Millions are expected to be on the road this Memorial Day weekend where traffic will be slow and gas prices high, but good weather is projected.
Nearly 37 million travelers nationwide and 733,397 in Ohio will hit the road for the holiday weekend, according to AAA, and most will see gas prices around $3 a gallon.
Memorial Day weekend is considered the beginning of the summer travel season and experts don’t expect the high gas prices projected to effect summer vacation plans.
“When you look at the overall vacation budget, fuel is a relatively small portion of that travel budget,” said Kimberly Schwind, AAA Ohio spokeswoman. “They’ll still pay it because they want to get out for their vacation.”
Nationwide, a gallon of gas is now hovering around $3, the highest since Memorial Day weekend in 2014, according to travel organization AAA.
U.S. oil prices crashed went above the $70-a-barrel mark last week for the first time since late 2014, foreshadowing costlier gasoline and consumer goods.
The hike comes after President Donald Trump announced the U.S. will withdraw from the Iran Nuclear Deal and reinforce economic sanctions. And Venezuela, which holds most of the world’s oil reserves, is in turmoil with a dwindling supply.
Prices were at or above $3 in parts of the region on Thursday, with the statewide average at $2.89.
People traveling Interstate 75 on Thursday were mixed on whether the run-up in the price of fuel will change travel plans.
Mike Michum of Riverside said higher gas probably won’t affect his summer.
“It’s not that much of an impact,” he said.
But Patricia Dunkin of Detroit, Mich., who was traveling through Dayton, said she thinks a lot of people will change their minds about travel due to gas costs. The national average for gas is up 16.1 cents per gallon in the last month, according to GasBuddy.
“After filling up for $50 or $60 more than a couple times, a lot of people will rethink their plans,” Dunkin said.
Ohio roadways typically see a 16 percent increase in traffic for the Memorial Day holiday, according to the Ohio Department of Transportation.
“The biggest thing is to pack your patience, especially if you’re going to be traveling during those peak travel times,” Schwind said.“Travel at other times during the day if you want to avoid traffic.”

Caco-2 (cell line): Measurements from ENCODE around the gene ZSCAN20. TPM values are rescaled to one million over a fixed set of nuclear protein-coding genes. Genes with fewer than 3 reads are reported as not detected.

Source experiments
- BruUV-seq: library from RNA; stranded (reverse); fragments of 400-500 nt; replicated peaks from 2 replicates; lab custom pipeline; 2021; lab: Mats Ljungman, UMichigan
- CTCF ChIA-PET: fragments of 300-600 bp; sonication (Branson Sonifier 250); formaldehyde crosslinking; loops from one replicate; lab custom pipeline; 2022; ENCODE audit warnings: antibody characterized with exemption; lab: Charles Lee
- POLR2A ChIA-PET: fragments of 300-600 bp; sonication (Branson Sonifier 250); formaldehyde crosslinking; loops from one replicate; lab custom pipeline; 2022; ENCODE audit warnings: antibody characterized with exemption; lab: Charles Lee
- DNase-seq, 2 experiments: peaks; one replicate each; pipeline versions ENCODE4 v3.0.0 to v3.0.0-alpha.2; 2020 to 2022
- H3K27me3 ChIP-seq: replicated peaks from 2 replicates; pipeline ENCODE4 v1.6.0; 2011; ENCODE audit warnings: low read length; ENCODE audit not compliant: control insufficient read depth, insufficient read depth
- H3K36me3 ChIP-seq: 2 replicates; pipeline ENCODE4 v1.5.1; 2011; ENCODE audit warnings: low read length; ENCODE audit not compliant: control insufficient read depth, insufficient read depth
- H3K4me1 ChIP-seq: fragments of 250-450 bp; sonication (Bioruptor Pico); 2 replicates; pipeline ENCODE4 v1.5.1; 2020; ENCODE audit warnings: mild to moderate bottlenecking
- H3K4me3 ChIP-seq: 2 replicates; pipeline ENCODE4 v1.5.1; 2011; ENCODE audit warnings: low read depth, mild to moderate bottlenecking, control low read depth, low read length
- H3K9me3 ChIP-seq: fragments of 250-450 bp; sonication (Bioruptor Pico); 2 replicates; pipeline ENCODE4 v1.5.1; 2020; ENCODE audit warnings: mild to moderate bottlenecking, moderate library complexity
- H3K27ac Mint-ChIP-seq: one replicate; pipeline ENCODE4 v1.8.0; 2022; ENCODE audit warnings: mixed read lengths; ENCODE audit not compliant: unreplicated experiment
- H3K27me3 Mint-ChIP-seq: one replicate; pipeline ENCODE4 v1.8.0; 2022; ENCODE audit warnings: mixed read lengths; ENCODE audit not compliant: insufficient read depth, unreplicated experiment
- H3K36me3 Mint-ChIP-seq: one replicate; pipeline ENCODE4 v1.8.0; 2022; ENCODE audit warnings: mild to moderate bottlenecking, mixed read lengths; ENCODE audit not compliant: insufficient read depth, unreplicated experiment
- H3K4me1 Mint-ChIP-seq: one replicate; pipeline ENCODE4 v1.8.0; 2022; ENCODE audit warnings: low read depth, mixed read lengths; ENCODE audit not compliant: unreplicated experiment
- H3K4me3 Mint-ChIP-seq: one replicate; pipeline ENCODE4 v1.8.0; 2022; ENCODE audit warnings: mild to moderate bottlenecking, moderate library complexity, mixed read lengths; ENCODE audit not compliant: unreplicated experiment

During high-travel holidays, ODOT said it works with its contractors to reduce the size of work zones and open as many lanes of travel as possible. With a $2.3 billion investment into Ohio’s roads and bridges this year, it’s likely that travelers will encounter orange barrels, ODOT said in a release.
The biggest work zones are on Interstate 71 and I-270 in Columbus, Interstate 75 in Cincinnati, Findlay and Toledo, I-271 in Cleveland, and I-76 in Akron.
In 2017, there were 14 fatalities on Ohio highways over the holiday weekend., down from 15 in 2016.
ODOT is also partnering with the Ohio Highway Patrol and other law enforcement agencies to remind drivers to buckle up this weekend. So far in 2018, 116 people have been killed in crashes where they were not wearing a seat belt.
The worst traffic congestion is likely in the late afternoon on Friday, as commuters leave work early and mix with holiday travelers, according to AAA.
“Our advice to drivers is to avoid peak commute times in major cities altogether — traveling late morning or early afternoon — or plan alternative routes,” AAA said in a statement.
Temperatures will be high over the weekend with pop-up thunderstorms expected, according to StormCenter7 Chief Meteorologist Eric Elwell.
“On Memorial Day, we can expect it to be partly cloudy and humid with a continued chance of mainly afternoon/evening pop-up storms. High swill be in the upper 80s,” Elwell said.
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